Having all this Scottish blood in me (and being a southern hybrid) means I am required by law to understand my ancestors.
Those would be ancient Celts. Pagans. The original tree-huggers. On October 31st one of their most important holidays arrives: Samhain (pronounced sow-wen, for the non-Celts among you).
Samhain marks the end of harvest season and the light - light being life itself. Afterwards, winter is upon us - the dark season, associated with hunger and death.
On October 31st, the thin veil between the worlds of the living and the dead is lifted, and the Lord of Death (Saman) calls together all of the souls of those who have died during the year and escorts them to the afterlife. In olden days, huge bonfires were lit on hilltops to light the way for the spirits to make their way.
All sorts of odd beliefs have traveled through the years from these ancient practitioners, some of which have been absorbed by newer religions.
The Welsh pagans believed if a person sneezed on Samhain,the soul left the body - a little death of sorts -this would be the origin of saying "god bless you", although I doubt the early pagans said god. More likely "gods".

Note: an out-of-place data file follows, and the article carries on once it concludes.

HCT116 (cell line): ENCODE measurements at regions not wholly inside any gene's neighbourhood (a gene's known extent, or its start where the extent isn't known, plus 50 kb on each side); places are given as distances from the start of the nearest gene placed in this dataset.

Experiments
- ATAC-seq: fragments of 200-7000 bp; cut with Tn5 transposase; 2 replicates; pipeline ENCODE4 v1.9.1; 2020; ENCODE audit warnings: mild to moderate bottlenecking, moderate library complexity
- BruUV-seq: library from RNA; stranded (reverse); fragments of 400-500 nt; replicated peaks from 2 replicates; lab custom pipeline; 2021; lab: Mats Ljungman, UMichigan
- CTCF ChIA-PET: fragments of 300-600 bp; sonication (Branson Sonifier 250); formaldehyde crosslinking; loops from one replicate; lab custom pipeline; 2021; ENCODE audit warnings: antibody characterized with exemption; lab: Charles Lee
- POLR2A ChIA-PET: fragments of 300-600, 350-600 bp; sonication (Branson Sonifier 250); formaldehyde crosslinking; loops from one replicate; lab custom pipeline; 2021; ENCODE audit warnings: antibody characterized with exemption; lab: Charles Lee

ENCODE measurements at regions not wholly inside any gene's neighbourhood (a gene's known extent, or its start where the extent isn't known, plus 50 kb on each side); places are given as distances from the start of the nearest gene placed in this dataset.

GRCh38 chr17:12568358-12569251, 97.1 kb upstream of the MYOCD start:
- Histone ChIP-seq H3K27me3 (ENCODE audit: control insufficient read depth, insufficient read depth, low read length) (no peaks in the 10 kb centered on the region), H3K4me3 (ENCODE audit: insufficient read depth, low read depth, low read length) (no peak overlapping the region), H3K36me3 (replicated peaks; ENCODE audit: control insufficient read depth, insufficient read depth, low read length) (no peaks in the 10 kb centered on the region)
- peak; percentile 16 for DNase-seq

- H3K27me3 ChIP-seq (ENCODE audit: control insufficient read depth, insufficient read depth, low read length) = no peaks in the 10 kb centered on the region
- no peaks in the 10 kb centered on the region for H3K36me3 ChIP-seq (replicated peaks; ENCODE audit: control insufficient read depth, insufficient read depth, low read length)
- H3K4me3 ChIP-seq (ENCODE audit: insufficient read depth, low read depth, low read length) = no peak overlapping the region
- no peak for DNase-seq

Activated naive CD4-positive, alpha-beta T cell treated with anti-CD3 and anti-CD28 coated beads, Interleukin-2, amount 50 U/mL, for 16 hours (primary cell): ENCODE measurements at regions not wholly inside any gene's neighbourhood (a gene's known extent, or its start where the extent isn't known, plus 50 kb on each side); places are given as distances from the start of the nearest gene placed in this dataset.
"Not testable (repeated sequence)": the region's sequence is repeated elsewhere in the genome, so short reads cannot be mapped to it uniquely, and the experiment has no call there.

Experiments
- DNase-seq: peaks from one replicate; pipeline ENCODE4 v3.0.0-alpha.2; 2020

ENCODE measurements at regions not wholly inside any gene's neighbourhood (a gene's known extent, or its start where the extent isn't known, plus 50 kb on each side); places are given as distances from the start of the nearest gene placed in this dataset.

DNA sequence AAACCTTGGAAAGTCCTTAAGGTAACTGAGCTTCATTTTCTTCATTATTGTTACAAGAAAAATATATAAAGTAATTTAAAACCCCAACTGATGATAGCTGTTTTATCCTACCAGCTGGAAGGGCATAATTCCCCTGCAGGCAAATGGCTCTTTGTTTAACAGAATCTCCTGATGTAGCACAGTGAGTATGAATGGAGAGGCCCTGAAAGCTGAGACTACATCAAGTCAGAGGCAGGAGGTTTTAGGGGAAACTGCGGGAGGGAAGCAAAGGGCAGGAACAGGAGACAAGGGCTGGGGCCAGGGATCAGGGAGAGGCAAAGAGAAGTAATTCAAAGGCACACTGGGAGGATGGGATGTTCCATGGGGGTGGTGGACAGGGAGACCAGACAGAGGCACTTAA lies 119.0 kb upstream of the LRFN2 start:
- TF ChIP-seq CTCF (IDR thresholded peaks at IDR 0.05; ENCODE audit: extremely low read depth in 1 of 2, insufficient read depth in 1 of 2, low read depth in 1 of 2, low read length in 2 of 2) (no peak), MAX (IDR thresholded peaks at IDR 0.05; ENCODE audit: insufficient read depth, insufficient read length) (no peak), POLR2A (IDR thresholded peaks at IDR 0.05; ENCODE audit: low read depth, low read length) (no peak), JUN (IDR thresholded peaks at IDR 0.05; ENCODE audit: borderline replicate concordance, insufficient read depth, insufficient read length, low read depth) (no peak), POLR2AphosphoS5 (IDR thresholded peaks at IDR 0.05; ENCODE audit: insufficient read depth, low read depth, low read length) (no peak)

Slice an apple horizontally and watch the seeds form a pentagram. Now regarded as a symbol for witchcraft, the pentagram in ancient times was a symbol for fertility, a promise of renewal for a pagan people going into the dark season. Bobbing for apples, either in a bucket of water, or catching the apple hanging on a string, has been a game for the young for thousands of years. The young man or woman who caught the first apple was assured of being married and prosperous before the next spring.
Samhain is the one mystical day of the year, when life and death, time itself, and even the past, present and future bend and shimmer.
Samhain is that one particular night when anything is possible.